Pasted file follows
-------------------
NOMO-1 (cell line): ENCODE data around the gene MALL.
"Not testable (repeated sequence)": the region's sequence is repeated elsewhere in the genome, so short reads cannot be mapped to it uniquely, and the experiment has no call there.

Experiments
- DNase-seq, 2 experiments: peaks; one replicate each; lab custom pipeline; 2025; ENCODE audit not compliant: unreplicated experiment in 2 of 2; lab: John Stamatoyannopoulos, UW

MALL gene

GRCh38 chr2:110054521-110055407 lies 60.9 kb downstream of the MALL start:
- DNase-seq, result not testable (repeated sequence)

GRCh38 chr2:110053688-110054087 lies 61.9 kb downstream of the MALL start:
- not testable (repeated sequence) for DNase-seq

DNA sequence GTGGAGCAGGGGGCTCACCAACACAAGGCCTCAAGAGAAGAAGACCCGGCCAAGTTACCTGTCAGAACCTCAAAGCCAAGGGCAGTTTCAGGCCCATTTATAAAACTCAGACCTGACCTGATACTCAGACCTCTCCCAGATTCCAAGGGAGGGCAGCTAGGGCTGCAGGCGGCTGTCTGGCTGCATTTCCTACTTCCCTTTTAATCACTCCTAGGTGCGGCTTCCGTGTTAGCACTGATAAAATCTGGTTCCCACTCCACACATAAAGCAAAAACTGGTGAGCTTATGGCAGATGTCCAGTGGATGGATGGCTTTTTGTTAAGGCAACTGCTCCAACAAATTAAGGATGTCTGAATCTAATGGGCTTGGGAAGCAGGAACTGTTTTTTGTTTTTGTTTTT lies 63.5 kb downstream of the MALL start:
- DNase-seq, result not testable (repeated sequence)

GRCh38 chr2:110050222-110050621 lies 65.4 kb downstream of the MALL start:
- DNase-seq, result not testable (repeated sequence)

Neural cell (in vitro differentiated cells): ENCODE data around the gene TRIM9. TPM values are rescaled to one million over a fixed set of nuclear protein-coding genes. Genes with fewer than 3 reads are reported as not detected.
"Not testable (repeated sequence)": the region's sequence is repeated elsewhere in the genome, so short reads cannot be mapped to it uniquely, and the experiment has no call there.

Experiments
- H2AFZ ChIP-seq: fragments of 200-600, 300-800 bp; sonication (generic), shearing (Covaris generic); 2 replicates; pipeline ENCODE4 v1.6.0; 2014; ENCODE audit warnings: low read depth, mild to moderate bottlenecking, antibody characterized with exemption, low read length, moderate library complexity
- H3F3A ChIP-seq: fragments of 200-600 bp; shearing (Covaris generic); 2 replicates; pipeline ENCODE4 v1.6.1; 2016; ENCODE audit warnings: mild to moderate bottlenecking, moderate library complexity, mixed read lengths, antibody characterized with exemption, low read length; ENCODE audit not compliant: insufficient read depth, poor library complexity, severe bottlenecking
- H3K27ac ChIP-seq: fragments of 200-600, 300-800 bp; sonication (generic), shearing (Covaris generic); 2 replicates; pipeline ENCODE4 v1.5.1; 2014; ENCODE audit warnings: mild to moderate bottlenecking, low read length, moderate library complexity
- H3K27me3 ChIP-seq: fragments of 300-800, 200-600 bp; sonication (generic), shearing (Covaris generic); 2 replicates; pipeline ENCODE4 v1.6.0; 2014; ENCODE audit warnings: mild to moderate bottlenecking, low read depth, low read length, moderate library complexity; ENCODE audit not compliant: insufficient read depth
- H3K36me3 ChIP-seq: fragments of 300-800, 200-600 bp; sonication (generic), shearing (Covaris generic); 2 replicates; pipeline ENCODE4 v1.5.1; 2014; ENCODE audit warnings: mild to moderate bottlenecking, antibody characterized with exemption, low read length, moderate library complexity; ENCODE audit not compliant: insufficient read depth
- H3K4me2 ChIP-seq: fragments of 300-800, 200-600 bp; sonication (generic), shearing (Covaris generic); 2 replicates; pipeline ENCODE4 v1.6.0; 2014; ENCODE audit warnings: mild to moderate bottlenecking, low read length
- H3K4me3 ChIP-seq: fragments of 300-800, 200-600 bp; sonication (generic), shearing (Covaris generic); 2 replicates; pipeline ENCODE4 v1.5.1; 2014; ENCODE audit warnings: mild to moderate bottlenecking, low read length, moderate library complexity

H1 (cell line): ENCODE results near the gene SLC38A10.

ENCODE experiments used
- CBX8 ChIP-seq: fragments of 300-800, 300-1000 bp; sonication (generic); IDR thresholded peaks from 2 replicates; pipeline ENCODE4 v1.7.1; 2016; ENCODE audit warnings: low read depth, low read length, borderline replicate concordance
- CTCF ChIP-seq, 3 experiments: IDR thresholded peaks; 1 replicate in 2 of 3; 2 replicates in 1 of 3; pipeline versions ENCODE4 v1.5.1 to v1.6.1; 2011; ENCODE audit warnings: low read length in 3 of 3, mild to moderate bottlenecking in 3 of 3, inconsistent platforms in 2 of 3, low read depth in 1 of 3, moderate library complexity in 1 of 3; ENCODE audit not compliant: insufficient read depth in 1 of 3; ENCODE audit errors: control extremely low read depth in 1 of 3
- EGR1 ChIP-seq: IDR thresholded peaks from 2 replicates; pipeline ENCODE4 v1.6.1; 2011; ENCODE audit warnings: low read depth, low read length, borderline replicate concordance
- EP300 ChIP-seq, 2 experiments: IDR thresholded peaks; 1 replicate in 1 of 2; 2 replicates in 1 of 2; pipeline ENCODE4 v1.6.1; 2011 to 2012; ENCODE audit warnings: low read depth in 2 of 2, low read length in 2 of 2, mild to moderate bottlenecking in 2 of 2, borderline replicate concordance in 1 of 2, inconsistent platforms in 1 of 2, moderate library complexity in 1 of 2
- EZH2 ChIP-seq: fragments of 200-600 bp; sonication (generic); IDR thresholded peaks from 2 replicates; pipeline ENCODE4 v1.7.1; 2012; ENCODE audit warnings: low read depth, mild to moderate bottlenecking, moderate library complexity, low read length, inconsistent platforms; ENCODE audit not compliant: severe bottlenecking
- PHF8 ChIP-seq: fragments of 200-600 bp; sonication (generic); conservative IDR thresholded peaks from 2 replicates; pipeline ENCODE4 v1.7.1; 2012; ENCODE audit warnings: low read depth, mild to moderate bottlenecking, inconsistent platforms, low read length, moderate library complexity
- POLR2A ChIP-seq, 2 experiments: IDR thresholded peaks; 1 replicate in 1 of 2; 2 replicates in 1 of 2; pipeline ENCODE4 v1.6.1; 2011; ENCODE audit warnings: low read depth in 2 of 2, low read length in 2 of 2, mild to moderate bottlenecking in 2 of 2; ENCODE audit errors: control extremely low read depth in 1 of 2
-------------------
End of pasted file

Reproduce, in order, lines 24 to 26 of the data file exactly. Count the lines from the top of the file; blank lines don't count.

H1 (cell line): ENCODE results near the gene SLC38A10.

ENCODE experiments used
- CBX8 ChIP-seq: fragments of 300-800, 300-1000 bp; sonication (generic); IDR thresholded peaks from 2 replicates; pipeline ENCODE4 v1.7.1; 2016; ENCODE audit warnings: low read depth, low read length, borderline replicate concordance